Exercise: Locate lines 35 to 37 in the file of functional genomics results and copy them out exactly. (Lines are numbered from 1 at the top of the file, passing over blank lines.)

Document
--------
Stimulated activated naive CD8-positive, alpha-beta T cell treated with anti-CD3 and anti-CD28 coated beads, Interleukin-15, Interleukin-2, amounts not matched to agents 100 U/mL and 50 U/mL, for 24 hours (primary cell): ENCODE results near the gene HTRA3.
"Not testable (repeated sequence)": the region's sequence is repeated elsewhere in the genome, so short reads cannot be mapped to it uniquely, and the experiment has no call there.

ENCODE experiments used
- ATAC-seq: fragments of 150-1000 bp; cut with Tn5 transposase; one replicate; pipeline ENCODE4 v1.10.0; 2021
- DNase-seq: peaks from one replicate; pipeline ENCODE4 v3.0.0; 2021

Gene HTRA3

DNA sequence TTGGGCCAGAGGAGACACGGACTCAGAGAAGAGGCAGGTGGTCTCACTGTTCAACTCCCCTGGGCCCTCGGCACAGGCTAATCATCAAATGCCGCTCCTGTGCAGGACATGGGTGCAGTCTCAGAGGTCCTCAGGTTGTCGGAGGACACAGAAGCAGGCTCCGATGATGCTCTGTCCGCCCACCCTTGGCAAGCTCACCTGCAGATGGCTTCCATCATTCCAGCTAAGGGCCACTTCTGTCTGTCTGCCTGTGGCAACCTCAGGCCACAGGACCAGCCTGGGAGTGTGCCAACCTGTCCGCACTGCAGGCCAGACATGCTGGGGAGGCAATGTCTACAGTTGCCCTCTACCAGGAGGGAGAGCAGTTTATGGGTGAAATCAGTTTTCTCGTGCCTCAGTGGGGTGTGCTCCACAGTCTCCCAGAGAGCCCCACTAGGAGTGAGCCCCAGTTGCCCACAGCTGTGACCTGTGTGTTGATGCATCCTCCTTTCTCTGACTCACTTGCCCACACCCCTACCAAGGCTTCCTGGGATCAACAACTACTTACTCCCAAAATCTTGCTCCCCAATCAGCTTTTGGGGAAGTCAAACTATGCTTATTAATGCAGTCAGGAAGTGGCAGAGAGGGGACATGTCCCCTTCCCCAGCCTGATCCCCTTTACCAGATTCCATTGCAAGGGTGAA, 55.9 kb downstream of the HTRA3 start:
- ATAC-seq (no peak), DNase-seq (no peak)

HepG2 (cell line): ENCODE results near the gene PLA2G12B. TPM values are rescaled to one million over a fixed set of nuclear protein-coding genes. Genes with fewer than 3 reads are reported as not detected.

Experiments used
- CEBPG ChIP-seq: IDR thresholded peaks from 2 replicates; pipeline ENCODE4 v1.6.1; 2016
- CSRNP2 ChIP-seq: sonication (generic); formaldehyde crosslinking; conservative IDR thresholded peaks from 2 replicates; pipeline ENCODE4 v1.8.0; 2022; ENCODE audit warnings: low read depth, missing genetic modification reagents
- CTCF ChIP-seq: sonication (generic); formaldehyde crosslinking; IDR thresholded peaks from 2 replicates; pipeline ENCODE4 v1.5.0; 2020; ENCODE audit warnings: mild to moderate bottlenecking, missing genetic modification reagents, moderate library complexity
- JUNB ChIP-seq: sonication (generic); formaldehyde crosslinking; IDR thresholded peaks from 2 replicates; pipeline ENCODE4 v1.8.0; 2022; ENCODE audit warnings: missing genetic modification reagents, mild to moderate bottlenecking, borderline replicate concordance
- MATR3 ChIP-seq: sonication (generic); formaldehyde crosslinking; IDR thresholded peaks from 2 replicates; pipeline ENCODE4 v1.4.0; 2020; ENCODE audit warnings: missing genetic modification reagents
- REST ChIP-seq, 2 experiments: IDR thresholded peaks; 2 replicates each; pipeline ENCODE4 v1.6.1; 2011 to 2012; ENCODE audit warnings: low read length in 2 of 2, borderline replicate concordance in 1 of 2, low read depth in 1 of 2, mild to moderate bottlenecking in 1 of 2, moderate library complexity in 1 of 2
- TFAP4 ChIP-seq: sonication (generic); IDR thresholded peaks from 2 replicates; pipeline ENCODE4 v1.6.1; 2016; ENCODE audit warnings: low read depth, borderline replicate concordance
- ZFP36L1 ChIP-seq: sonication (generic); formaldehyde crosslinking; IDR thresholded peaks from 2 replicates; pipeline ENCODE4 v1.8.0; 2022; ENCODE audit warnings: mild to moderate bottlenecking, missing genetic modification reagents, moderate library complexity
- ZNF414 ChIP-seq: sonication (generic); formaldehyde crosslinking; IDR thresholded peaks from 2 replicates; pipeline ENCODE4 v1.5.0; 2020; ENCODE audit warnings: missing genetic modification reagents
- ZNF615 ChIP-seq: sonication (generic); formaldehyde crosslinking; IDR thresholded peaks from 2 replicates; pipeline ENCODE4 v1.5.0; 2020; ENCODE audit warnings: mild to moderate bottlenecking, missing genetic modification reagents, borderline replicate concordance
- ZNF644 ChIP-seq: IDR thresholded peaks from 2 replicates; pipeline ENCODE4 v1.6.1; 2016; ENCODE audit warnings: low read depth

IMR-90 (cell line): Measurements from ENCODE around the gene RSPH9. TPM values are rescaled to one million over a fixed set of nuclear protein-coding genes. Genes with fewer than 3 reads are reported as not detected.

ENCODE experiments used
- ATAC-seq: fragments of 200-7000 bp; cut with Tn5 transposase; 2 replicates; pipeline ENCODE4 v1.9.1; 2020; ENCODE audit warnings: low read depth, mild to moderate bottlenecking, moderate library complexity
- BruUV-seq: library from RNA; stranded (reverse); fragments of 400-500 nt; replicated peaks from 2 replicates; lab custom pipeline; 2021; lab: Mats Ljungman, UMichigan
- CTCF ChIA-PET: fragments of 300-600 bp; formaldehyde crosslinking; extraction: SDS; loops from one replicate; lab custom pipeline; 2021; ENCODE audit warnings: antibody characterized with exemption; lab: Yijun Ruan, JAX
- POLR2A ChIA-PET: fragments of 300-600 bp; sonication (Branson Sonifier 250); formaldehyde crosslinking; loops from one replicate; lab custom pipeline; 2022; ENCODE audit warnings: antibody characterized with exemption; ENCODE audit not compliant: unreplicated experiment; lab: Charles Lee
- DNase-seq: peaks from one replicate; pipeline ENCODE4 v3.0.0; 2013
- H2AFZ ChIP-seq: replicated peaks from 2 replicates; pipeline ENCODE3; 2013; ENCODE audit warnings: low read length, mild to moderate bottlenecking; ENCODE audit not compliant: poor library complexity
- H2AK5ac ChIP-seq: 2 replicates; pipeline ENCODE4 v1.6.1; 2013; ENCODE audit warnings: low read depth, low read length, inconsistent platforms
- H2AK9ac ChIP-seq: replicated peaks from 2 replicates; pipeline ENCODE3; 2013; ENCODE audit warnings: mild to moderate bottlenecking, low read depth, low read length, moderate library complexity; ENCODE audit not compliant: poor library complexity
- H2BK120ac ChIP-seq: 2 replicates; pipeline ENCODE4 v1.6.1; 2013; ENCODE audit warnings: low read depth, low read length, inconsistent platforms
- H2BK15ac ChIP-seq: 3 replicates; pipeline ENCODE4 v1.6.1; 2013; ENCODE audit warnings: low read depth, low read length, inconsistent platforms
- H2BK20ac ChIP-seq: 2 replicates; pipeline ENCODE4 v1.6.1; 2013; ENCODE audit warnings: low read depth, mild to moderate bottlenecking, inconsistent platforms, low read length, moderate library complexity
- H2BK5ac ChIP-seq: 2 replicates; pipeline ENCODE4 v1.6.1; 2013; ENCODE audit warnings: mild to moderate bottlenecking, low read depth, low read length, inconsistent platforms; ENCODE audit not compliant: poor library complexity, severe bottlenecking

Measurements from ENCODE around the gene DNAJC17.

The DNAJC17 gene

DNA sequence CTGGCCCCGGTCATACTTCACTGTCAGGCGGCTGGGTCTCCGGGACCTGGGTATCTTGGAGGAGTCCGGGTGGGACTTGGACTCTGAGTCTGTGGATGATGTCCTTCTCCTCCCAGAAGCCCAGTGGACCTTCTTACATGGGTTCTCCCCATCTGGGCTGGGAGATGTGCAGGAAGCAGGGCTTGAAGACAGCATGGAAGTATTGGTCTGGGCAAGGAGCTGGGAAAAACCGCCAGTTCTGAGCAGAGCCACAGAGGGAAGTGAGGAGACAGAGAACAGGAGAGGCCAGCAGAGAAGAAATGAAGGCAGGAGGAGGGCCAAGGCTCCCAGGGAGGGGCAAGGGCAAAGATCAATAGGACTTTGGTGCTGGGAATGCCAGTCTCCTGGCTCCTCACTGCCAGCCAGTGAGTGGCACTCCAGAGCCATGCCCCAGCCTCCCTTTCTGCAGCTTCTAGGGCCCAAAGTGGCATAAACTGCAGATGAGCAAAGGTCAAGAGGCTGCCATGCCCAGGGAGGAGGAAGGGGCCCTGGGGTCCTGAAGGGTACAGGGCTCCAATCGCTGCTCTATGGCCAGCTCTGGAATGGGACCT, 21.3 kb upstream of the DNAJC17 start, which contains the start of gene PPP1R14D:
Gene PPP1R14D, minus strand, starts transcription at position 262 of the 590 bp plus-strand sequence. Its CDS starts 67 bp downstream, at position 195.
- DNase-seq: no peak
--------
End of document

- H2BK5ac ChIP-seq: 2 replicates; pipeline ENCODE4 v1.6.1; 2013; ENCODE audit warnings: mild to moderate bottlenecking, low read depth, low read length, inconsistent platforms; ENCODE audit not compliant: poor library complexity, severe bottlenecking

Measurements from ENCODE around the gene DNAJC17.

The DNAJC17 gene